Given all the setbacks above, by utilizing network pharmacology, transcriptomics and proteomics, the present study aimed to screen the potential compounds from P. frutescens in inhibiting the growth of Trichophyton dermatophytes and elucidating the potential molecular mechanisms. In this study, firstly, network pharmacology was utilized to screen the potential compounds and then performed in vitro fungal inhibition assays to verify the therapeutic efficacy of the potential compounds. Besides, transcriptomics and proteomics were adopted to explore the potential compounds’ targets of action, and real-time PCR and molecular docking analysis were used to verify the gene expression. This study would probably provide a potentially more effective treatment for Trichophyton mentagrophytes. The whole study was illustrated in the flowchart of Fig. 1.

Fig. 1
figure 1

A schematic diagram of an integrated strategy of network pharmacology, transcriptomics and proteomics for revealing the mechanism of compounds extracted from P. frutescens

Materials and methods

Network pharmacology analysis

Active compounds collection and targets prediction

P. frutescens was used as a keyword to search the terms in the Traditional Chinese Medicine Systems Pharmacology Database and Analysis Platform (TCMSP) [33]. Compounds that met the following criteria were selected and considered as P. frutescens active ones: drug-likeness (DL) ≥ 0.18 [34]. The targets corresponding to the active compounds were extracted as P. frutescens targets. P. frutescens and subsequent tinea targets were normalized in the UniProt protein database to prevent bias caused by different nomenclatural methods [35].

Tinea targets collection

Tinea was used as a keyword to search in the Comparative Toxicogenomics Database (CTD) [36] to obtain tinea-related targets, and the intersection of P. frutescens and tinea targets was obtained by EXCEL. The Venn diagram was plotted through the online website www.

Drug-target-disease network construction

Cytoscape (version 3.9.0) [37] was used to construct the P. frutescens-target-tinea network to visualize the complex relationships between compounds, targets and diseases. Analysis Network of Cytoscape was used to perform the network characteristics analysis and to screen the major active compounds.

Chemicals and reagents

Progesterone, ursolic acid, apigenin, luteolin and miconazole (≥ 95%) were purchased from Aladdin. Rosmarinic acid (≥ 95%) was purchased from Shanghai Puyu Kemao Co., Ltd. (Shanghai, China) and Dimethyl sulfoxide (DMSO) (≥ 99.8%) from Shandong Yousuo Chemical Technology Co., Ltd. (Linyi, Shandong, China).SDS-PAGE gel preparation kits, Prestained Protein Marker II (10–200 kDa), RPMI-1640, Radio Immunoprecipitation Assay (RIPA) lysate, Cocktail protease inhibitors, phenylmethylsulfonyl fluoride (PMSF), phosphorylation protease inhibitors, bicinchoninic acid (BCA) kit, Coomassie brilliant blue, loading buffer, Trizol, SweScript RT II First Strand cDNA Synthesis Kit and 2 × SYBR Green qPCR Master Mix were all purchased from Servicebio (Wuhan, Hubei, China). Fetal Bovine Serum (FBS) was purchased from Zhejiang Tianhang Biotechnology Co., Ltd. (Huzhou, Zhejiang, China). Potato Dextrose Agar (PDA) was purchased from Qingdao Hope Bio-Technology Co., Ltd. (Qingdao, Shandong, China) Clinical strains 1078, 1079, 130, and 1413 were shared by Wuhan No. 1 Hospital (Wuhan, Hubei, China). Trichophyton mentagrophytes ATCC9533 was purchased from Shanghai Bioresource Collection Center (Shanghai, China).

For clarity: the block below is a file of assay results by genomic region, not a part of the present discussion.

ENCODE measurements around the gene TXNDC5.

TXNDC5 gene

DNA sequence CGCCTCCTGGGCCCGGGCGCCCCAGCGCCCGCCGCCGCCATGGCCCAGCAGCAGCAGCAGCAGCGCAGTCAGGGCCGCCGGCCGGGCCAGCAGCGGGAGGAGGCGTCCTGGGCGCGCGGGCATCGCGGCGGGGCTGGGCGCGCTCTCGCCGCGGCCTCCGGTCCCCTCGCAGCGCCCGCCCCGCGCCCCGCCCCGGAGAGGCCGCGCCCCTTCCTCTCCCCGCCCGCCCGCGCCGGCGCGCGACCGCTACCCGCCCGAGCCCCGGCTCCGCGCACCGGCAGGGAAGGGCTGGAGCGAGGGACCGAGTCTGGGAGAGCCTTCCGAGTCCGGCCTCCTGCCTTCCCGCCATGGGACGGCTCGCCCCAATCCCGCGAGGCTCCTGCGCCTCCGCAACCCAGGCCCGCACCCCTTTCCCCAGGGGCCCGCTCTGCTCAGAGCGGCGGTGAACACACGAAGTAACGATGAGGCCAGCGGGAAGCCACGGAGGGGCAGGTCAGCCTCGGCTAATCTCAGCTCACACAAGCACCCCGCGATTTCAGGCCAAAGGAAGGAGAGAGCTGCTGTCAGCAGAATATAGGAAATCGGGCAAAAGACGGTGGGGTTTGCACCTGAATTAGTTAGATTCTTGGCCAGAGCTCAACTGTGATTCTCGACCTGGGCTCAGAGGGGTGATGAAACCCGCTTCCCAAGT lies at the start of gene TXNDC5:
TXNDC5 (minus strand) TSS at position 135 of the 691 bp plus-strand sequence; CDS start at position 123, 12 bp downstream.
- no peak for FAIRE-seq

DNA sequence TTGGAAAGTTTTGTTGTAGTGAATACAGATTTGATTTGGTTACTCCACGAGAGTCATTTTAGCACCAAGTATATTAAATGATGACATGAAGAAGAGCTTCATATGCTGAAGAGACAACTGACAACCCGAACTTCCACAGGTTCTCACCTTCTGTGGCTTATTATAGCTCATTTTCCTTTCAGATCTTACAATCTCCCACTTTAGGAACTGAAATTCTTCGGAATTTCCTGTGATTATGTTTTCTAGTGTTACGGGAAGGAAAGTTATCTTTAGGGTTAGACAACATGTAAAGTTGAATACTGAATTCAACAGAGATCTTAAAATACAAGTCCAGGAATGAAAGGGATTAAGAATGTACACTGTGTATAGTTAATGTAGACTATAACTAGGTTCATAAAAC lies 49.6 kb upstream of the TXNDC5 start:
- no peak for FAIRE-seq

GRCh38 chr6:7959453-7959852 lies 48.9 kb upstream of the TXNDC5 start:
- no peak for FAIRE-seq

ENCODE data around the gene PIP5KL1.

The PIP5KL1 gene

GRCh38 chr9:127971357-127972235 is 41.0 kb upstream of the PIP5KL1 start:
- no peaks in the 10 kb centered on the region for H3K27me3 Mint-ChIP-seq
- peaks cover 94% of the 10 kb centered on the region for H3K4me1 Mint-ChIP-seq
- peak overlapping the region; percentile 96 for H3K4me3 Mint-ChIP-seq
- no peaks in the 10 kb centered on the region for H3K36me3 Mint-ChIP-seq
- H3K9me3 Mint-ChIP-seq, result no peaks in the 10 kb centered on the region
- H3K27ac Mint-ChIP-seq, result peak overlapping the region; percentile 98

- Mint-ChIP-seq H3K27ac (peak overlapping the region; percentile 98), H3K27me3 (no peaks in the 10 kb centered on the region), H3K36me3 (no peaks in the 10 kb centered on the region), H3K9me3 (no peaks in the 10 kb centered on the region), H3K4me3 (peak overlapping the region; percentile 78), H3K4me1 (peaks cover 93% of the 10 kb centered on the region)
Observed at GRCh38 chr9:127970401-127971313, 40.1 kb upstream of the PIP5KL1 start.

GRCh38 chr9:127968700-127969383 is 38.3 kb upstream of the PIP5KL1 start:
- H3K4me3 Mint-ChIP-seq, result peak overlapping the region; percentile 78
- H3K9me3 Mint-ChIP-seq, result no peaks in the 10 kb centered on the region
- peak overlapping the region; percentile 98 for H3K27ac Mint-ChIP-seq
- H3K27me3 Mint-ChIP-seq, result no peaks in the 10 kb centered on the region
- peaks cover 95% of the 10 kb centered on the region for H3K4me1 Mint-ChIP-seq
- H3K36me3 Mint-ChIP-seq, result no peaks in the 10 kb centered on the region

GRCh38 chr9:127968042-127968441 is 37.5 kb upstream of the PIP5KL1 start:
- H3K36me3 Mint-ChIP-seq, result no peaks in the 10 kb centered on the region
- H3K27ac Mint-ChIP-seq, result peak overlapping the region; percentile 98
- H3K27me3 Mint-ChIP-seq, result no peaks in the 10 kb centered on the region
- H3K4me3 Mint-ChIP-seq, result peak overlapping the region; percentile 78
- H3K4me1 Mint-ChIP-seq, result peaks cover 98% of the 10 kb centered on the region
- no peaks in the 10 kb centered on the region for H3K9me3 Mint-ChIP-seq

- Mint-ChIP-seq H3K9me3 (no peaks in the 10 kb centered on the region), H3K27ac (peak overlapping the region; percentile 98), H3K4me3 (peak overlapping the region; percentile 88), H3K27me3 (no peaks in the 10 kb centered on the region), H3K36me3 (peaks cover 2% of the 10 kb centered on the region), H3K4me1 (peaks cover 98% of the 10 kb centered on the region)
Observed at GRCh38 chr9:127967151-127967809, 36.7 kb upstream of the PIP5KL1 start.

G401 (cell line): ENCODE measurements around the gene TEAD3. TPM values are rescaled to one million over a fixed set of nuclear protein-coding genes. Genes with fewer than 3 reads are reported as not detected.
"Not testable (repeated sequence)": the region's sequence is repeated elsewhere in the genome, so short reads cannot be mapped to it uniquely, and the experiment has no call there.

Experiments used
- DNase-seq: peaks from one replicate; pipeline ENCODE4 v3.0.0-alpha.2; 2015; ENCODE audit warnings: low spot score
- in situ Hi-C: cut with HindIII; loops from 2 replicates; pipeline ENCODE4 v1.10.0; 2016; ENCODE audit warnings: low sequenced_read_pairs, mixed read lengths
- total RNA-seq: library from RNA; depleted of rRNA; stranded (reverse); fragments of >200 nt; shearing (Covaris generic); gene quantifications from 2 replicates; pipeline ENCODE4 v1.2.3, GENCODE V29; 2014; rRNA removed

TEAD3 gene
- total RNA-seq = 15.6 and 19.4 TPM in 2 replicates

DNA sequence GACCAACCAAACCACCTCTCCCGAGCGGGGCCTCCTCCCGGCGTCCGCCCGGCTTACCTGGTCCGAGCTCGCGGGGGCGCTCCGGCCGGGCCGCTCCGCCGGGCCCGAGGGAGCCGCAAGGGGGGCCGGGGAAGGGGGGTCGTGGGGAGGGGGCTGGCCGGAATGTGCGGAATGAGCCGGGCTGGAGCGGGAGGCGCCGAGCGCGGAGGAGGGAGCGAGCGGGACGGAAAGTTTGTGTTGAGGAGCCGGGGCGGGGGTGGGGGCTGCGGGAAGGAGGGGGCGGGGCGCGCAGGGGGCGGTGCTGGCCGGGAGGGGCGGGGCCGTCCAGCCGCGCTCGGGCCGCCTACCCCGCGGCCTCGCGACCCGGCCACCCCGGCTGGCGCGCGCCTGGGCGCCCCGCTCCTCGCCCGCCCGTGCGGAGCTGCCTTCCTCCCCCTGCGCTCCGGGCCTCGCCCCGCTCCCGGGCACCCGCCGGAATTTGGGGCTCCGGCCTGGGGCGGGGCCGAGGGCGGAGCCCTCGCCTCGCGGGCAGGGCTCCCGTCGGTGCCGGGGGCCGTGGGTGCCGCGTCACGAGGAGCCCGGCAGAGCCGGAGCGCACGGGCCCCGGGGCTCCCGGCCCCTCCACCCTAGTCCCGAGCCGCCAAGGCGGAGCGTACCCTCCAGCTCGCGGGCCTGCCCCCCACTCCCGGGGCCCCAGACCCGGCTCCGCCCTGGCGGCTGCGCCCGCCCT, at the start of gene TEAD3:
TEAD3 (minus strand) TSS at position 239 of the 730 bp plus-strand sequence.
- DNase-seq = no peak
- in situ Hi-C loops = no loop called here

Preparation of drug working solution and spore suspension

Progesterone, ursolic acid, apigenin and luteolin were dissolved using DMSO to make a final concentration of 12.8 mg/mL mother solution and then filtered for sterilization. An appropriate amount of rosmarinic acid powder was weighed and dissolved in RPMI-1640 with 10% FBS to make the final concentration of 8 mg/mL and then filtered for sterilization. Trichophyton dermatophytes were cultivated on PDA at 28 ºC and were periodically transferred at 60-day intervals for preservation, filtered by 8 layers of sterile gauze with an appropriate amount of distilled water, and counted by blood cell counting plates. The concentration of spore suspension was finally diluted to 2 × 104 CFU/mL by adding RPMI-1640 with 10% FBS.

Determination of minimum inhibitory concentration and minimum bactericidal concentration

The antifungal activity of the drug was tested by the broth microdilution method according to Clinical and Laboratory Standards Institute (CLSI) M38-A2. A sterile 96-well plate was taken, and 100 μL RPMI-1640 containing 10% FBS was added to the well 1 of each row as a blank control. 200 μL of rosmarinic acid working solution containing spore suspension was added to well 2. 100 μL of spore suspension was added to wells 3–11 respectively. Wells 3–11 were two-fold diluted. Well 12 in each row did not contain drugs and was used as the growth control. The drug-sensitive plates were incubated at 28 ºC for 6 days under constant temperature and light. Compared with the growth control, the minimum inhibitory concentration (MIC) was determined to be the lowest drug concentration where higher than 80% growth was inhibited. The maximum concentration of progesterone, ursolic acid, apigenin and luteolin were set as 128 μg/mL two-fold dilution, and miconazole concentration in the positive group was determined to be 8 μg/mL, and the interference was eliminated by adding DMSO of equal concentration in the control group, with DMSO concentrations ≤ 1% in all systems. The minimum bactericidal concentration (MBC) was determined by the plate recovery method, and 100 μL liquid absorbed from the integral multiples MIC wells measured on the 6th day was coated onto PDA plates and incubated at 28 ºC for 5 days. The drug concentration corresponding to the colony-free growth plate was used as MBC. All experiments were performed in three biological replicates.

Transcriptomic analysis and data processing